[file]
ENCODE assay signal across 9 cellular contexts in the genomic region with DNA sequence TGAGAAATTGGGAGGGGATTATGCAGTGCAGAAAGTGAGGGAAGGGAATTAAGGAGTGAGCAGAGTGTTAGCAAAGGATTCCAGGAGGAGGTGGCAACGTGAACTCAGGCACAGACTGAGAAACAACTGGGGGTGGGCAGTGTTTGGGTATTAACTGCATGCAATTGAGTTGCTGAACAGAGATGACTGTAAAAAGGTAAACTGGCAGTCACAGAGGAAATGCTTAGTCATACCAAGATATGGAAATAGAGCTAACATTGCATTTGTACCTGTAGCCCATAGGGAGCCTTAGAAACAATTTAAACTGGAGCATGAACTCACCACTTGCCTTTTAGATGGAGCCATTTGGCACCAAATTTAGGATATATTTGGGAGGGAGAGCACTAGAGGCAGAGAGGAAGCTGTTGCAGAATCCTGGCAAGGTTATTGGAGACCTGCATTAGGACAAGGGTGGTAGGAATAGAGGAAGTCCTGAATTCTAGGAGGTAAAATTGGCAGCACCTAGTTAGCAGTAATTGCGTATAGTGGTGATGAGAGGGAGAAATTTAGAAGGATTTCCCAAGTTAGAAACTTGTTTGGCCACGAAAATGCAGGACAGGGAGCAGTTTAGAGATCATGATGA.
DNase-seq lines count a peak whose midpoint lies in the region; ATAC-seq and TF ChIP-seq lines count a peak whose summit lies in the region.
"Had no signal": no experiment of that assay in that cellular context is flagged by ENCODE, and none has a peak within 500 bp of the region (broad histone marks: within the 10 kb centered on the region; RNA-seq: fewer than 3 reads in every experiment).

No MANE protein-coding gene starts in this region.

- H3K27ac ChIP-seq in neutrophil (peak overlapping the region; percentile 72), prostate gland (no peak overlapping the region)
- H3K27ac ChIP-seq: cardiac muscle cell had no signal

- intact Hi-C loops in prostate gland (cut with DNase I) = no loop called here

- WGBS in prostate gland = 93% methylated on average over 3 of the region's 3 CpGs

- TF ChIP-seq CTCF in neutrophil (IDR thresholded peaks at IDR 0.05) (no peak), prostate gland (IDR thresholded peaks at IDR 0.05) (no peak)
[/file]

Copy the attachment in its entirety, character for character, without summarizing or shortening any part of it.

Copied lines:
ENCODE assay signal across 9 cellular contexts in the genomic region with DNA sequence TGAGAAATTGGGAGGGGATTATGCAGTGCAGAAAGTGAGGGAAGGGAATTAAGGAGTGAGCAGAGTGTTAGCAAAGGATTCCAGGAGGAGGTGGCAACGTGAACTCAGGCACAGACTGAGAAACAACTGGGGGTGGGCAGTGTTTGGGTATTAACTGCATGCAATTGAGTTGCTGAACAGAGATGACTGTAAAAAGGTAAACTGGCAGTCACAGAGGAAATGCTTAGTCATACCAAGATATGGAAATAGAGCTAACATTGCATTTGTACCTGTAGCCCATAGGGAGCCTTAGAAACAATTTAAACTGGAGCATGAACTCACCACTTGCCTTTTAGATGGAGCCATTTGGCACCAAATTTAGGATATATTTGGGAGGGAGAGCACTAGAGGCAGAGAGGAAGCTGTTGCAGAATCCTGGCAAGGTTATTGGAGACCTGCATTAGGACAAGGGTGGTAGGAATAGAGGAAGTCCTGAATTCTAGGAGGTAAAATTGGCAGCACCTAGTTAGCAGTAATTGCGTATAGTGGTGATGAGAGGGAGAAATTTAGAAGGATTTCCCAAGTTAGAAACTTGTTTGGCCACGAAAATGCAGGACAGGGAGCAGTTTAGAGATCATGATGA.
DNase-seq lines count a peak whose midpoint lies in the region; ATAC-seq and TF ChIP-seq lines count a peak whose summit lies in the region.
"Had no signal": no experiment of that assay in that cellular context is flagged by ENCODE, and none has a peak within 500 bp of the region (broad histone marks: within the 10 kb centered on the region; RNA-seq: fewer than 3 reads in every experiment).

No MANE protein-coding gene starts in this region.

- H3K27ac ChIP-seq in neutrophil (peak overlapping the region; percentile 72), prostate gland (no peak overlapping the region)
- H3K27ac ChIP-seq: cardiac muscle cell had no signal

- intact Hi-C loops in prostate gland (cut with DNase I) = no loop called here

- WGBS in prostate gland = 93% methylated on average over 3 of the region's 3 CpGs

- TF ChIP-seq CTCF in neutrophil (IDR thresholded peaks at IDR 0.05) (no peak), prostate gland (IDR thresholded peaks at IDR 0.05) (no peak)